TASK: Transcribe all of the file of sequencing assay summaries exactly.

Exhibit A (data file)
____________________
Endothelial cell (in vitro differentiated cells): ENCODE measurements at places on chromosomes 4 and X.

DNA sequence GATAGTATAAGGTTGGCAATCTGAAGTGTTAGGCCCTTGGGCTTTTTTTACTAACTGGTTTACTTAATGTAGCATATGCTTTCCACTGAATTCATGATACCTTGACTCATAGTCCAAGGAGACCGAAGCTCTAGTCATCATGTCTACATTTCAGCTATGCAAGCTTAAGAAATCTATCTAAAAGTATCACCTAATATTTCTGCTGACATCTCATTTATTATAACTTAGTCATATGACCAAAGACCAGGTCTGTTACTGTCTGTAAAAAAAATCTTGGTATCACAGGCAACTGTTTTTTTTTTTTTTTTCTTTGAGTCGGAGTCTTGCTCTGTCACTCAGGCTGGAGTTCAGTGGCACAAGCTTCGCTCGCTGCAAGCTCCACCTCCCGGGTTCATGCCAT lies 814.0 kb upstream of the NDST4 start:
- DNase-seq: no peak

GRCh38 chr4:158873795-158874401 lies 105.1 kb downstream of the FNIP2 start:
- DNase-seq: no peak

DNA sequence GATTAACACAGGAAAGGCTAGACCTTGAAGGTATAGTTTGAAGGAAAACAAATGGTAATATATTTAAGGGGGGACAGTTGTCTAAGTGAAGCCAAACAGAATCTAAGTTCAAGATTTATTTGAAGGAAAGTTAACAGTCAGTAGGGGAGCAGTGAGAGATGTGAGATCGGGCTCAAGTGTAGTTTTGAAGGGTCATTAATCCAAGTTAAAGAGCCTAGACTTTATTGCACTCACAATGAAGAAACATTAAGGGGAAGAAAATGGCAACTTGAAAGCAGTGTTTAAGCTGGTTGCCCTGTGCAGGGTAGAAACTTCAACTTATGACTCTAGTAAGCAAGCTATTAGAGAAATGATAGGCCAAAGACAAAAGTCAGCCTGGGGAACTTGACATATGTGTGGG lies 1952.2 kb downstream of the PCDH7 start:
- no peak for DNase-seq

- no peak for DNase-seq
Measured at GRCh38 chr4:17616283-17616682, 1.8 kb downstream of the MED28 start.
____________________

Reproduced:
Endothelial cell (in vitro differentiated cells): ENCODE measurements at places on chromosomes 4 and X.

DNA sequence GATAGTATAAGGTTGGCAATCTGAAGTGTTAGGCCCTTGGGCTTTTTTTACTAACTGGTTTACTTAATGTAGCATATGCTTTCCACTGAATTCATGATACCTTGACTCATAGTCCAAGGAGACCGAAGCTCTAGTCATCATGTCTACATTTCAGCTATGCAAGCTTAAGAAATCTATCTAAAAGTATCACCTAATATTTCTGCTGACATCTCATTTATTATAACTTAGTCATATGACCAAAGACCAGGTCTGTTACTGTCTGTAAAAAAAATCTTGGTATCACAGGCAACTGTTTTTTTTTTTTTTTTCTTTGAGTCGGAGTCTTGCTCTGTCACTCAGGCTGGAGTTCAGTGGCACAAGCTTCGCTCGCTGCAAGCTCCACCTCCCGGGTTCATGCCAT lies 814.0 kb upstream of the NDST4 start:
- DNase-seq: no peak

GRCh38 chr4:158873795-158874401 lies 105.1 kb downstream of the FNIP2 start:
- DNase-seq: no peak

DNA sequence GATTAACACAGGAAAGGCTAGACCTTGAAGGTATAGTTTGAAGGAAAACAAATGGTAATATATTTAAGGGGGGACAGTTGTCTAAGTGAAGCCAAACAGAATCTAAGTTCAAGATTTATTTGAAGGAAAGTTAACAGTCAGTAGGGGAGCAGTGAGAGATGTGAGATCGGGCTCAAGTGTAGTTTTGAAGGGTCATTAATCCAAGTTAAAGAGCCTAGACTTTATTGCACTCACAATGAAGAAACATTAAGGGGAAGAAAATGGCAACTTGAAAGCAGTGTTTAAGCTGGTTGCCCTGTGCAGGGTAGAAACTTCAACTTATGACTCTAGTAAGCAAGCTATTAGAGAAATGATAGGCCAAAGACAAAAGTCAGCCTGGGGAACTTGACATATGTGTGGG lies 1952.2 kb downstream of the PCDH7 start:
- no peak for DNase-seq

- no peak for DNase-seq
Measured at GRCh38 chr4:17616283-17616682, 1.8 kb downstream of the MED28 start.